Out of the consciousness on politics and societal reality, which was expanded by the press of tumultuous events as well as the normal maturation into adults of the Baby Boom children of the late 1950s and early 1960s, there emerged an expanding consciousness about existential and metaphysical ideas about the self, in the 1970s. This quasi-spiritual self-focus was often synonymous with self-indulgence facilitated by affluence. The public identity of this amorphous mood elevation movement (or fad), and the many marketing efforts seeking to exploit it commercially, is the “New Age.”
The Internet journal Swans Commentary has just published a special edition on the New Age, and a number of authors examine various features of this social phenomenon. Much of the New Age was widely popular insubstantial fluff of no interest to me, though such cultural fluff does offer many possibilities for the construction of social comedies. My interest is in the serious and ancient philosophical thought whose gradual popularization in Western culture during the 20th century introduced an extensive and exotic vocabulary into modern lingo, which has been much exploited by the New Age.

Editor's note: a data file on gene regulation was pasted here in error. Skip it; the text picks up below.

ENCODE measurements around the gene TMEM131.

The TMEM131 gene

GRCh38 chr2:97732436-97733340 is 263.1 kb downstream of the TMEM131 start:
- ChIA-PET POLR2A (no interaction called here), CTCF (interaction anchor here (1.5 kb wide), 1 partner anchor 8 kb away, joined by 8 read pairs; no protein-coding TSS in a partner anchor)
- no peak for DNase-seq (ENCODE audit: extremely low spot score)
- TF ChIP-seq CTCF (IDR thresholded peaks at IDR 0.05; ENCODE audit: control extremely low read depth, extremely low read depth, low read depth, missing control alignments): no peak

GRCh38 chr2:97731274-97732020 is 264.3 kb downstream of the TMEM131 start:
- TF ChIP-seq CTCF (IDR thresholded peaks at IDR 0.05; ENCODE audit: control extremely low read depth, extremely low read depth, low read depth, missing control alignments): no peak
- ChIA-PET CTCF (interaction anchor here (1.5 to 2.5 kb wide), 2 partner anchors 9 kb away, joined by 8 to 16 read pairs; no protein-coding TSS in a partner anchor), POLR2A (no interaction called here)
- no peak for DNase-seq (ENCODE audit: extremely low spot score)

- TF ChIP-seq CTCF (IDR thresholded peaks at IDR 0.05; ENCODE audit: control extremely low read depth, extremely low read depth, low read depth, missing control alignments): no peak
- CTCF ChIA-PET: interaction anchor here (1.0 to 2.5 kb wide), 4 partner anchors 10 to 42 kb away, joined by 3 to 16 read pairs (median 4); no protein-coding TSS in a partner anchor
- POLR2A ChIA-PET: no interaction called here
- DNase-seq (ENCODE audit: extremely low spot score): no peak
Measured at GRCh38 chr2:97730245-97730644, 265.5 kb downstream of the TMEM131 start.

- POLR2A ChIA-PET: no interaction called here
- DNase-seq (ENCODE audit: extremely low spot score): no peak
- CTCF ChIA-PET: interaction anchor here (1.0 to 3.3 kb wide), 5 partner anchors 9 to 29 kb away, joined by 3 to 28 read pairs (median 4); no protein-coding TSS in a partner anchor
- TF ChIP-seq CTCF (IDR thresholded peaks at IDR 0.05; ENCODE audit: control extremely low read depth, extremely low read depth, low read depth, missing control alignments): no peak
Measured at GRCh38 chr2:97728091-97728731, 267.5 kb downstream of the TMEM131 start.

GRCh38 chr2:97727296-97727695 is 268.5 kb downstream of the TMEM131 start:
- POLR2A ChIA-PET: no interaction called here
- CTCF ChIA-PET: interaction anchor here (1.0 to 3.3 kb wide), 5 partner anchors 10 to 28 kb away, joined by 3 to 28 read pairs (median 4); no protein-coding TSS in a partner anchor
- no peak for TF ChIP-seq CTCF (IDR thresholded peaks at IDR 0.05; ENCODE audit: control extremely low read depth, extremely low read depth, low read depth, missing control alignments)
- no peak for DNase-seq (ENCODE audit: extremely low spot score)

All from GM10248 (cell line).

My article is about some of the deep and wonderful philosophical ideas that emerged in antiquity in Asia, so far as I have been able to understand them. What is ancient about the philosophies I discuss is both the language and the imagery they are presented with. However, underneath the antique encrustations one can find fundamental and thus eternally relevant insights about the human condition. When people become aware of these insights in such a way that they experience a more fulfilling way to conceptualize and act out their lives, they are said to have become enlightened. My article is about a few of the lines of thought that meander in that direction.
Asian Philosophies And The “New Age”
5 November 2012